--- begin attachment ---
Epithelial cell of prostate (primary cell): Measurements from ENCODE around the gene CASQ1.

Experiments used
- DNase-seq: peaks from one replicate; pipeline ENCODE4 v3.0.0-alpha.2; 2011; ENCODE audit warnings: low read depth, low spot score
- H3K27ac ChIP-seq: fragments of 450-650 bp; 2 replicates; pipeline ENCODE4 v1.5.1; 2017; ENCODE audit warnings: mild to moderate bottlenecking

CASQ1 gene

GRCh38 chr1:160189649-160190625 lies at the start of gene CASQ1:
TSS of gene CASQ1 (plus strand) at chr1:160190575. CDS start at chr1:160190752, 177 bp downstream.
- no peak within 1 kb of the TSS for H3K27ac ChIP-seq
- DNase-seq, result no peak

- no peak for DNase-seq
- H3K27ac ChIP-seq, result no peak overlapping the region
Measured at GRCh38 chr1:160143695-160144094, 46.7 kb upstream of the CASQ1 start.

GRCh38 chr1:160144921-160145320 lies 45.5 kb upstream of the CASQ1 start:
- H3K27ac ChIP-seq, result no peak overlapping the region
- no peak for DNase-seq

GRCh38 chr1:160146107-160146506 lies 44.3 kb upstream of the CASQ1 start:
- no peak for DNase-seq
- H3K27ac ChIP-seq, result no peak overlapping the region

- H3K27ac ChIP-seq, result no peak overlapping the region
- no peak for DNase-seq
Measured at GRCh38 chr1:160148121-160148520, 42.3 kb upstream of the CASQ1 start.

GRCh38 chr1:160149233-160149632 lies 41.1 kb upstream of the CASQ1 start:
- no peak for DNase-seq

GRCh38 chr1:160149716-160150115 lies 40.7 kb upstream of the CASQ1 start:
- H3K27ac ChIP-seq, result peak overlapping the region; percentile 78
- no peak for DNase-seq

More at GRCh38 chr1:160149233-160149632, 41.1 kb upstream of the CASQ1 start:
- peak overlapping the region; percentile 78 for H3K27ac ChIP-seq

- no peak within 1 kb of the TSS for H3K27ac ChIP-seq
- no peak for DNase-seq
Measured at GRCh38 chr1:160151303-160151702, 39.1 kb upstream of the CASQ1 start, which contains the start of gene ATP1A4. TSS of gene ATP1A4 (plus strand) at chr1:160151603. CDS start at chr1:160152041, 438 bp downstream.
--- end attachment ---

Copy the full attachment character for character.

Epithelial cell of prostate (primary cell): Measurements from ENCODE around the gene CASQ1.

Experiments used
- DNase-seq: peaks from one replicate; pipeline ENCODE4 v3.0.0-alpha.2; 2011; ENCODE audit warnings: low read depth, low spot score
- H3K27ac ChIP-seq: fragments of 450-650 bp; 2 replicates; pipeline ENCODE4 v1.5.1; 2017; ENCODE audit warnings: mild to moderate bottlenecking

CASQ1 gene

GRCh38 chr1:160189649-160190625 lies at the start of gene CASQ1:
TSS of gene CASQ1 (plus strand) at chr1:160190575. CDS start at chr1:160190752, 177 bp downstream.
- no peak within 1 kb of the TSS for H3K27ac ChIP-seq
- DNase-seq, result no peak

- no peak for DNase-seq
- H3K27ac ChIP-seq, result no peak overlapping the region
Measured at GRCh38 chr1:160143695-160144094, 46.7 kb upstream of the CASQ1 start.

GRCh38 chr1:160144921-160145320 lies 45.5 kb upstream of the CASQ1 start:
- H3K27ac ChIP-seq, result no peak overlapping the region
- no peak for DNase-seq

GRCh38 chr1:160146107-160146506 lies 44.3 kb upstream of the CASQ1 start:
- no peak for DNase-seq
- H3K27ac ChIP-seq, result no peak overlapping the region

- H3K27ac ChIP-seq, result no peak overlapping the region
- no peak for DNase-seq
Measured at GRCh38 chr1:160148121-160148520, 42.3 kb upstream of the CASQ1 start.

GRCh38 chr1:160149233-160149632 lies 41.1 kb upstream of the CASQ1 start:
- no peak for DNase-seq

GRCh38 chr1:160149716-160150115 lies 40.7 kb upstream of the CASQ1 start:
- H3K27ac ChIP-seq, result peak overlapping the region; percentile 78
- no peak for DNase-seq

More at GRCh38 chr1:160149233-160149632, 41.1 kb upstream of the CASQ1 start:
- peak overlapping the region; percentile 78 for H3K27ac ChIP-seq

- no peak within 1 kb of the TSS for H3K27ac ChIP-seq
- no peak for DNase-seq
Measured at GRCh38 chr1:160151303-160151702, 39.1 kb upstream of the CASQ1 start, which contains the start of gene ATP1A4. TSS of gene ATP1A4 (plus strand) at chr1:160151603. CDS start at chr1:160152041, 438 bp downstream.